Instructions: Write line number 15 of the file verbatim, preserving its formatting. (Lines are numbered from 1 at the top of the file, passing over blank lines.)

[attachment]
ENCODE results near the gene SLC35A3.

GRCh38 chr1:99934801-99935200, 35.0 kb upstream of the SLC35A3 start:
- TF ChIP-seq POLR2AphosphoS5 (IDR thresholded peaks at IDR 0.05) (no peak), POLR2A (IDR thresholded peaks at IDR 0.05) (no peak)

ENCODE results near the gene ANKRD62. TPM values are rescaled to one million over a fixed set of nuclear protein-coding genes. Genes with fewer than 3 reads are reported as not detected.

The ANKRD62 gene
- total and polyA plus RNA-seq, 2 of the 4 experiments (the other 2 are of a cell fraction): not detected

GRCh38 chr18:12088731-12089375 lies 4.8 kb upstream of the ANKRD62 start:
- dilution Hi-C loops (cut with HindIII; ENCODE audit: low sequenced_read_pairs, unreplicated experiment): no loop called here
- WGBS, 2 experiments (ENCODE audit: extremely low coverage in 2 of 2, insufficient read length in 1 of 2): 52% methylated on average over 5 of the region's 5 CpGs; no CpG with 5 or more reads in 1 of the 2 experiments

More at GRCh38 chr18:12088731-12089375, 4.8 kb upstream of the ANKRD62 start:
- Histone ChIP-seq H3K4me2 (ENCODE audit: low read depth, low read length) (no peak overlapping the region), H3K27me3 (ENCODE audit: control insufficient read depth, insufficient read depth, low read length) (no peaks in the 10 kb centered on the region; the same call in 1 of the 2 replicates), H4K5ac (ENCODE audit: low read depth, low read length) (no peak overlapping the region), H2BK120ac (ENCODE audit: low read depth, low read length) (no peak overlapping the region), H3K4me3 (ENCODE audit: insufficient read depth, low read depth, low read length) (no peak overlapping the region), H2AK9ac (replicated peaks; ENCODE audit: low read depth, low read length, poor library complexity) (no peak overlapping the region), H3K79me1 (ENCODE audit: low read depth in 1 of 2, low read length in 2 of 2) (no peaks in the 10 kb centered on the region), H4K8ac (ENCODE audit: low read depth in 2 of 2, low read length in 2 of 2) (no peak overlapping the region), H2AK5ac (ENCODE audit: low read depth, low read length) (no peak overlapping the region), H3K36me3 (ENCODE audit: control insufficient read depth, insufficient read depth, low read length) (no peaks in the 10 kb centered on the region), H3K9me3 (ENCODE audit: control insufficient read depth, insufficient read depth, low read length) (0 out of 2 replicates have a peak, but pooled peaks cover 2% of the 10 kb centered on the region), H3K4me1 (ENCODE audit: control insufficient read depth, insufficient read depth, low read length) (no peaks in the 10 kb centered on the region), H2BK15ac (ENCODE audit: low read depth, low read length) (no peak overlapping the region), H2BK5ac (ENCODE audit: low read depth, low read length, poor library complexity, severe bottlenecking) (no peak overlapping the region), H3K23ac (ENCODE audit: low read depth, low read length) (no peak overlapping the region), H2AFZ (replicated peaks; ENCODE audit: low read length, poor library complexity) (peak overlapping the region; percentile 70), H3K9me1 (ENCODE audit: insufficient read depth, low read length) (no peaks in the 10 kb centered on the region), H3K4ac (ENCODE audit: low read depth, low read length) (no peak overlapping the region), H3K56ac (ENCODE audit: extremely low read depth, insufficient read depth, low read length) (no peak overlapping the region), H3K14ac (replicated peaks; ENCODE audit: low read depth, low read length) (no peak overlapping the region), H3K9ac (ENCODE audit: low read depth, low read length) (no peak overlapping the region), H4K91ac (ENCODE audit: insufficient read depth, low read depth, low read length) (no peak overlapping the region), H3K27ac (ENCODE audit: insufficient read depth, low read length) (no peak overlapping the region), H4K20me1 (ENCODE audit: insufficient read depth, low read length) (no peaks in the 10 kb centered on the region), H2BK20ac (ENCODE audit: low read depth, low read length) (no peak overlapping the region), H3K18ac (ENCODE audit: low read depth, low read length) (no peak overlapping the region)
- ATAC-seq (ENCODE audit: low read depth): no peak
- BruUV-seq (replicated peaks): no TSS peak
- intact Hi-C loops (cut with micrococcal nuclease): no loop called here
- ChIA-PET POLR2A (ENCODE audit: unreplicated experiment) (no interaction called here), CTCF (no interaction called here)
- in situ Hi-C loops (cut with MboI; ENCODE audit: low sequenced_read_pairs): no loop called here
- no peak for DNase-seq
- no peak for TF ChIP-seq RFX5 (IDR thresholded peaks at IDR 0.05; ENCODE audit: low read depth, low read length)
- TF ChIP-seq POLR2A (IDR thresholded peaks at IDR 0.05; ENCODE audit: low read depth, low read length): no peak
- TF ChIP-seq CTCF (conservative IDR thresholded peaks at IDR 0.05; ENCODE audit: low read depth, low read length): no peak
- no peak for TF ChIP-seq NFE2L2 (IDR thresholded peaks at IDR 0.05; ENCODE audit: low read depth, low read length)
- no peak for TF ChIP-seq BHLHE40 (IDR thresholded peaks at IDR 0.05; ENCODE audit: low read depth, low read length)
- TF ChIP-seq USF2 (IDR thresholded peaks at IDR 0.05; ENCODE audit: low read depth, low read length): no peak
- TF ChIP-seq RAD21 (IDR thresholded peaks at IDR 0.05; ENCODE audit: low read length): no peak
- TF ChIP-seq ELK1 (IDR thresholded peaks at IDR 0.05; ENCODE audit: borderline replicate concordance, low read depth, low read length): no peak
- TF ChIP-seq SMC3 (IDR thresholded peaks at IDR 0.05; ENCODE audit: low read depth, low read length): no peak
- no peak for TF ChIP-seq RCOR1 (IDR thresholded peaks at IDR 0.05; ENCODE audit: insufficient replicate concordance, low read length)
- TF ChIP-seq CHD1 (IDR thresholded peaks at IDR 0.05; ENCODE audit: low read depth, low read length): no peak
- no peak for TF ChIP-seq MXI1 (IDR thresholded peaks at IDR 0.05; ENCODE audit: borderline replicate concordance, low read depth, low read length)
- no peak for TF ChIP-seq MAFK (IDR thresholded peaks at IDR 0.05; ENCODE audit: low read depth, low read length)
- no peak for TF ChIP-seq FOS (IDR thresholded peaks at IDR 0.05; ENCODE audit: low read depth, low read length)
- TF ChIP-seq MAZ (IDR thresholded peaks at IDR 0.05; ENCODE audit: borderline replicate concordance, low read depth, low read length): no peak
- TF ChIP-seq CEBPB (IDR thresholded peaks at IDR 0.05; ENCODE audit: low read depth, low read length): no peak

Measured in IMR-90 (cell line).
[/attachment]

- ChIA-PET POLR2A (ENCODE audit: unreplicated experiment) (no interaction called here), CTCF (no interaction called here)